Stretching to the east of Amman towards Saudi Arabia and Iraq is the vast desert plain where a cluster of historic ruins such as castles, forts, baths, and palaces have been preserved. They are collectively known as the Desert Castles. Their purpose is largely unknown, but most are thought to have been built as recreational retreats by the Umayyad caliphs during the early Islamic Period (7th to 8th centuries AD). Qasr Mushatta is the biggest and most elaborate of the castles, a fine example of Umayyad architecture despite never being completed. The best preserved and most enchanting is the luxurious bathhouse of Qusayr Amra, with its domed ceiling, colourful interior frescoes, and mosaics. It's also a UNESCO World Heritage Site. Other desert castles include the black rock fortress at Azraq, which was the desert headquarters of Lawrence of Arabia during the Great Arab Revolt in 1917, the mysterious Qasr al-Kharrana, Qasr al-Hallabat's crumbling remains, and the well-maintained complex at Qastal.
Amman has a semiarid climate, with hot summers and cold winters. Summers last from June to September and are dry and hot with high temperatures averaging 86°F (32°C). There is also low humidity and frequent breezes provide some relief from the heat. Rain is uncommon during the day, but at night there is often fog and drizzle. Spring is brief, lasting from April to May, with rain sometimes falling during the morning and the afternoon. Winters last from December to April, and are wet and cold. Temperatures in winter drop below 24°F (-4°C), with snowfall and heavy fog. It can snow anytime between November and March. The best time to visit Amman is during the warmer months between June and September.
Amman is a relatively small city and is thus easy to navigate. Metered private taxis are available at reasonable prices, and white shared taxis cover fixed routes. Locals are usually very friendly and helpful regarding directions and drivers are usually forthcoming about route information. Municipal buses travel along most routes in Amman; although they are efficient and safe to use, most routes are only written in Arabic and they are not popular with visitors. Car hire is available and offers a viable means of exploring the city; it's a good idea to hire a vehicle with a driver, which usually comes at an extra cost.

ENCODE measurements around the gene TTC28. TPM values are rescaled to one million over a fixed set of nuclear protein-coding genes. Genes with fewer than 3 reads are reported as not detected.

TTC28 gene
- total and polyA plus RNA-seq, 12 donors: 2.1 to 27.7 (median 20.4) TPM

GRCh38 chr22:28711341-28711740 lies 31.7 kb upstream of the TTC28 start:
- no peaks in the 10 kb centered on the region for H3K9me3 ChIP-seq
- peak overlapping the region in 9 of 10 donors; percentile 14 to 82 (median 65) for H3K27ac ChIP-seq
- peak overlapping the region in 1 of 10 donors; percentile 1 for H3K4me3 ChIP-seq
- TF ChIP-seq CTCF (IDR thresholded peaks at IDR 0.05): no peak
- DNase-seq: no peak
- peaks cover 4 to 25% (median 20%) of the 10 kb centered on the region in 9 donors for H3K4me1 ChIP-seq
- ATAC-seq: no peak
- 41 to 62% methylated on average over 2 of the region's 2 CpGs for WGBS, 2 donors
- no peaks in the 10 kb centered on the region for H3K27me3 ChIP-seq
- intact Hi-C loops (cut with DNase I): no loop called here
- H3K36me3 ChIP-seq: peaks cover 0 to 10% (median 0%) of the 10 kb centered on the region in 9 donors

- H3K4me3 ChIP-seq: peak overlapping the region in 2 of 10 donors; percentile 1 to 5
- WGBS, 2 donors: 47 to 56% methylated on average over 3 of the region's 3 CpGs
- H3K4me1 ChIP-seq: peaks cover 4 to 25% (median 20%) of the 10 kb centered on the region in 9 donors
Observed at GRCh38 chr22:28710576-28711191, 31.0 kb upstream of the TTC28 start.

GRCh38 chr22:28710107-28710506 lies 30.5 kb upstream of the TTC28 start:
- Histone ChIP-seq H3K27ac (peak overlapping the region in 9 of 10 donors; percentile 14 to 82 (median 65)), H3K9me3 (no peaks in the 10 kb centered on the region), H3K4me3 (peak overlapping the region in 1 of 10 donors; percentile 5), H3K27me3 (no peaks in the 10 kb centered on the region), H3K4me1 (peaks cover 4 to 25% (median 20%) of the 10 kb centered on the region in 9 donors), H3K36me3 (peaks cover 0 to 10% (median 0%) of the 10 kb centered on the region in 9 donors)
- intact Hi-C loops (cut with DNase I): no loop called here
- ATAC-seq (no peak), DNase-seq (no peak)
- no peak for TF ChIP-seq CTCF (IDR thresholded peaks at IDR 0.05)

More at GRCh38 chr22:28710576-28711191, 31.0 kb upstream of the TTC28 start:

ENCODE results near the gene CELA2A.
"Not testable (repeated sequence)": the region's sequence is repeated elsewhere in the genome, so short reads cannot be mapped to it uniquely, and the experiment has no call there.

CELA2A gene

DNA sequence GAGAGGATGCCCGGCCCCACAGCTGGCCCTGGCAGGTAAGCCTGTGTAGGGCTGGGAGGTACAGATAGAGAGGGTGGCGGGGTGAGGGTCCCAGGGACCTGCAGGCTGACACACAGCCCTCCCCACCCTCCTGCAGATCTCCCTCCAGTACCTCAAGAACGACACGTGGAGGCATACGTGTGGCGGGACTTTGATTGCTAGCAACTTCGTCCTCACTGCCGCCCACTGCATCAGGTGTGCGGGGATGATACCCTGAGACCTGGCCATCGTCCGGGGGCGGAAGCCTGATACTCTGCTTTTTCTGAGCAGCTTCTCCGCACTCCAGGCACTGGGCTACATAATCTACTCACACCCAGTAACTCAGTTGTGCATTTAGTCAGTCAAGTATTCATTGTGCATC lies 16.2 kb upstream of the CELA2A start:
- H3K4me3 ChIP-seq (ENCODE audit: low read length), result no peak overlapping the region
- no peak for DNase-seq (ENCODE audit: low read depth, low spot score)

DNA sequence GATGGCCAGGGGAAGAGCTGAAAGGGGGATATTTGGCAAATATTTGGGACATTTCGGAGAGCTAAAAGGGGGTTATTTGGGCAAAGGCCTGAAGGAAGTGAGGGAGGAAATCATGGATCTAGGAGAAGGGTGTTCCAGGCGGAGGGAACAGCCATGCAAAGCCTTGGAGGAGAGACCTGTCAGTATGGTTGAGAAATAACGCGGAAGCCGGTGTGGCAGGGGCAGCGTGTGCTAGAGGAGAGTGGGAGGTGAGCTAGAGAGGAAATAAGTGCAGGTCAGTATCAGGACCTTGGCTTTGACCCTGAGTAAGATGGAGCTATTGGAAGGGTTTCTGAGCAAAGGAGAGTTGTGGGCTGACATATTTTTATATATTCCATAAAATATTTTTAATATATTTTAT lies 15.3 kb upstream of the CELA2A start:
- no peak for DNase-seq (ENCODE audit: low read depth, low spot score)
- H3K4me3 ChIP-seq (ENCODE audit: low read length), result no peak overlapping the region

The hilly capital of Amman is packed with wonderful sightseeing opportunities and fantastic activities for all types of travellers. One favourite route for tourists is the Desert Castle Loop, which spans east and west of the city and has numerous sights to visit on the way and makes for an intriguing day out for the whole family, visiting different castles and exploring the scenic desert landscape. Within the city of Amman there is also plenty to do, including a tour of the spectacular Roman Amphitheatre and a stroll up the Citadel Hill to take in an eagle eye's view of the city. And when your feet are tired, sitting in one of the bustling street cafes is one of the best ways to see what the city is all about. Whether it's talking to people around your or simply watching the routines and traditions of those around you, make sure you find a spot to hang out for an hour and simply enjoy your surroundings.
Not far from the city, one can experience many great day excursions from Amman, to sights such as the Jaresh, Madaba and Mount Nebo, each with their own specific cultural significance and each with their own special charm. Also, not to be missed, is the short trip from the capital to the shores of the Dead Sea. Here the northern hills, rich with olive trees, teeter over the rift of the Jordan Valley, which in turn runs down to the Dead Sea, the lowest point on earth. It is a spectacular sight and an experience not to be missed when visiting Amman, something that can truly be appreciated by all visitors to this exciting desert city.